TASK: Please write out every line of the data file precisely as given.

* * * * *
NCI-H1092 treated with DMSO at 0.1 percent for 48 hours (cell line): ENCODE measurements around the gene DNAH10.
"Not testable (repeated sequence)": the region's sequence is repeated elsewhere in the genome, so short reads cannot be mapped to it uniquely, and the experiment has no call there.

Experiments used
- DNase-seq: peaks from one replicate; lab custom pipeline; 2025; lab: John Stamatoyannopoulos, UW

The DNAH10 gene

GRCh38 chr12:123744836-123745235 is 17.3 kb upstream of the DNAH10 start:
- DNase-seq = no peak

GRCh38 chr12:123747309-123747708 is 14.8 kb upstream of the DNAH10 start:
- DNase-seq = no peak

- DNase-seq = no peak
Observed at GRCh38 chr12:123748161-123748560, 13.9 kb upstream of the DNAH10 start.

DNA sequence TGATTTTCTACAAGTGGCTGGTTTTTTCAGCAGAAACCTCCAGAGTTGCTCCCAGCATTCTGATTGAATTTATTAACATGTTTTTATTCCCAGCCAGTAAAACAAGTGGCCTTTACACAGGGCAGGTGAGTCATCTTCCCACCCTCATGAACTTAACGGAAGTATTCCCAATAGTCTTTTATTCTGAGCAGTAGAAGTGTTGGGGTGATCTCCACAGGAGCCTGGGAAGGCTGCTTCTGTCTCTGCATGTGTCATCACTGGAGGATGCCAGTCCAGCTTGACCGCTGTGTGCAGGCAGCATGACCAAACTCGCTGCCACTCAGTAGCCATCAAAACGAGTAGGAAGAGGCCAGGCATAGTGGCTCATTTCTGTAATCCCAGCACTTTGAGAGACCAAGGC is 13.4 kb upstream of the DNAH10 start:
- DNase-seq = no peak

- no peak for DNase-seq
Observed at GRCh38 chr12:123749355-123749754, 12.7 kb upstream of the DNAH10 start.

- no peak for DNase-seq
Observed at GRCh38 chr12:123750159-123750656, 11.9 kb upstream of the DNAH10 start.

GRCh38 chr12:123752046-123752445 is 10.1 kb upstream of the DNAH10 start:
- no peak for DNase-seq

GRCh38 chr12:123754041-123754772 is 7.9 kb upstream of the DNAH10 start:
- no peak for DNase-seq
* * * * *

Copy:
NCI-H1092 treated with DMSO at 0.1 percent for 48 hours (cell line): ENCODE measurements around the gene DNAH10.
"Not testable (repeated sequence)": the region's sequence is repeated elsewhere in the genome, so short reads cannot be mapped to it uniquely, and the experiment has no call there.

Experiments used
- DNase-seq: peaks from one replicate; lab custom pipeline; 2025; lab: John Stamatoyannopoulos, UW

The DNAH10 gene

GRCh38 chr12:123744836-123745235 is 17.3 kb upstream of the DNAH10 start:
- DNase-seq = no peak

GRCh38 chr12:123747309-123747708 is 14.8 kb upstream of the DNAH10 start:
- DNase-seq = no peak

- DNase-seq = no peak
Observed at GRCh38 chr12:123748161-123748560, 13.9 kb upstream of the DNAH10 start.

DNA sequence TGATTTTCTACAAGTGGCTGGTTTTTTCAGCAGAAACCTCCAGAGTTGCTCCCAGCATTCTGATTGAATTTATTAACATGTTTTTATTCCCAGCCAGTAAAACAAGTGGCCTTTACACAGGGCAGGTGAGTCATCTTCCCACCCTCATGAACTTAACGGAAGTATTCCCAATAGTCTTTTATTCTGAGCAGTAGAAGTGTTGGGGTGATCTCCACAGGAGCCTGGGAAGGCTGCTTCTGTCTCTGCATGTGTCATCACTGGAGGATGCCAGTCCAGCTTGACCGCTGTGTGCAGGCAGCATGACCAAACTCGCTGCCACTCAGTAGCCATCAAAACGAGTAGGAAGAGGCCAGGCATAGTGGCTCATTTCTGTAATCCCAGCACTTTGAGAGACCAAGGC is 13.4 kb upstream of the DNAH10 start:
- DNase-seq = no peak

- no peak for DNase-seq
Observed at GRCh38 chr12:123749355-123749754, 12.7 kb upstream of the DNAH10 start.

- no peak for DNase-seq
Observed at GRCh38 chr12:123750159-123750656, 11.9 kb upstream of the DNAH10 start.

GRCh38 chr12:123752046-123752445 is 10.1 kb upstream of the DNAH10 start:
- no peak for DNase-seq

GRCh38 chr12:123754041-123754772 is 7.9 kb upstream of the DNAH10 start:
- no peak for DNase-seq